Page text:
First Ones In, Last Ones Out: Howard and Potter Complete Journey For Title

The Mad Ants have won their first NBA D-League championship thanks to their two leaders.

FORT WAYNE, IN -- When the final buzzer sounded and Fort Wayne could celebrate its first-ever NBA D-League title, Ron Howard immediately found Mad Ants President Jeff Potter and gave him a hug.

In that moment, a weight -- one that maybe only the two of them could truly understand -- was lifted. The losing seasons and disappointments that had piled up in previous years seemingly disappeared as the player who embodies the franchise and the executive that runs it finally reached the top together.

Fort Wayne defeated Santa Cruz, 119-113, in Game 2 of the NBA D-League Finals to complete a series sweep behind 32 points from Tony Mitchell and 23 from Howard.

Howard, lovingly referred to as Mr. Mad Ant, was a member of Fort Wayne's inaugural team in 2007-08, and it was Potter who gave Howard a shot to make the team via an open tryout.

"As crazy as it may sound, it's because of him that I'm here," Howard said of Potter. "It truly is. A smart decision he made to allow me tryout, you know, those (seven) years back, and it meant a lot. I wanted him to always know that, that I don't take that for granted and I'll never forget that."

When asked about the moment on the court with Howard, an emotional Potter struggled to find the words to encapsulate what he was feeling.

"It's wonderful," Potter repeated, at one point appearing to fight back tears.

That said it all.

Potter and Howard have been the constants in a franchise that, prior to last season, had never made the Playoffs. In all, the Mad Ants racked up five consecutive losing seasons prior to 2012-13, and it wasn't until this season that the team won a Playoff series.

"I think that is why it's so much sweeter," Potter said. "To finally be able to figure it out for whatever reason, to get the players and the right coaching staff, I think it makes it special."

Of course, Howard and Potter did not do it alone. Transforming a hard luck team to one that won 12 in a row to close out the season is no small task. And the cast of characters that made it happen in Fort Wayne makes the triumph that much more unbelievabe.

The team's other superstar, Mitchell, was playing in China this fall. Key wingman Sadiel Rojas was teaching himself how to walk again just two years ago after he suffered a career-threatening back injury. Forward Will Frisby had retired from basketball for two years before returning this season. Veteran leader Chris Porter was a college standout at Auburn, but that was in the late 1990s. And key reserves Matt Bouldin and Tim Ohlbrecht were acquired via trade in February.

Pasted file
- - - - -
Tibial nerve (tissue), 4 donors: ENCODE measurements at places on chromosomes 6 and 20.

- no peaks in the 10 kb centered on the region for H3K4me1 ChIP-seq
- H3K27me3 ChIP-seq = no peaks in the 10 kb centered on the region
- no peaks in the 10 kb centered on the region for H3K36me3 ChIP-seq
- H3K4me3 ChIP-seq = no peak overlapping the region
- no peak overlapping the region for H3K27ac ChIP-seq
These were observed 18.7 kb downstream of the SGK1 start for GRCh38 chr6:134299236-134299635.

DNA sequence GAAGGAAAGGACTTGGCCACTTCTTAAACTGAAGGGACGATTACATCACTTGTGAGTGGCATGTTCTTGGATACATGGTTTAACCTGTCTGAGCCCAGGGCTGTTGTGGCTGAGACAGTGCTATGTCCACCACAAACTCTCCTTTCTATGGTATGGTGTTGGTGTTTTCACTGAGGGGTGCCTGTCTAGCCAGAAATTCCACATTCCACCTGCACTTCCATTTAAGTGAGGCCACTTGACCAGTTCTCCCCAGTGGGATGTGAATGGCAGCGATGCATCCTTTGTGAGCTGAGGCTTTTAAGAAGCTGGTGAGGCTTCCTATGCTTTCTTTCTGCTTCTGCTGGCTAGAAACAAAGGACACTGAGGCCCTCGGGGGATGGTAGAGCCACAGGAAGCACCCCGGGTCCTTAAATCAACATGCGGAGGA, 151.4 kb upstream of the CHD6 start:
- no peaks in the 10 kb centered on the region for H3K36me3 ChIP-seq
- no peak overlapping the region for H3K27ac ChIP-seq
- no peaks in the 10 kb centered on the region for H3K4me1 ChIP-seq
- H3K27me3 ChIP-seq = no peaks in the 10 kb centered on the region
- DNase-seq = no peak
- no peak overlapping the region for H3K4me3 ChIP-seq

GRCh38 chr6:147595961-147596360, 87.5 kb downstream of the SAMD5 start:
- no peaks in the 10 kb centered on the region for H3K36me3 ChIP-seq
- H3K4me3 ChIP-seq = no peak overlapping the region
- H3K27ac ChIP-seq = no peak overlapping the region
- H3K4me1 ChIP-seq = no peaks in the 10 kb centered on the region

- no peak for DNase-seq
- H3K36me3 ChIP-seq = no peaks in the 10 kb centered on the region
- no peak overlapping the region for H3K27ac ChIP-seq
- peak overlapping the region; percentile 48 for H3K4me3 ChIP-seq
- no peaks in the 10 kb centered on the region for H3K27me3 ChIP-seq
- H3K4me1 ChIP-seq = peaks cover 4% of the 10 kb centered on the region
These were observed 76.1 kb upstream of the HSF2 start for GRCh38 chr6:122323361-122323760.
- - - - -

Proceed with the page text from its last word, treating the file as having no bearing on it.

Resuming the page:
"There's a lot of stories within the group," Fort Wayne coach Conner Henry said. "And to bring it all together as a group -- from injuries to retirements to age to youth -- it's a pretty incredible feeling that once it starts to come together, it creates kind of a life of its own."

No player, however, was able to pen his story more so than Howard. Always one of the most respected and well-liked players in the league, Howard's place as the league's predominant figure went from circumstantial to concrete in just a few months. In March, the seven-year vet became the league's all-time leading scorer and this past week he was named 2014 Co-MVP, in large part due to his ability to lead Fort Wayne's to its best season ever.

"It was all a giant puzzle," Henry said. "And somehow it came together."

The end result is sweeter than fiction, a fairy tale that Howard and Potter likely don't want to end.

In fact, after the majority of the crowd had cleared out and the arena staff was sweeping away the confetti from the Allen County War Memorial Coliseum floor, only two members of the team -- Howard and Potter -- remained to savor the victory just a few minutes longer.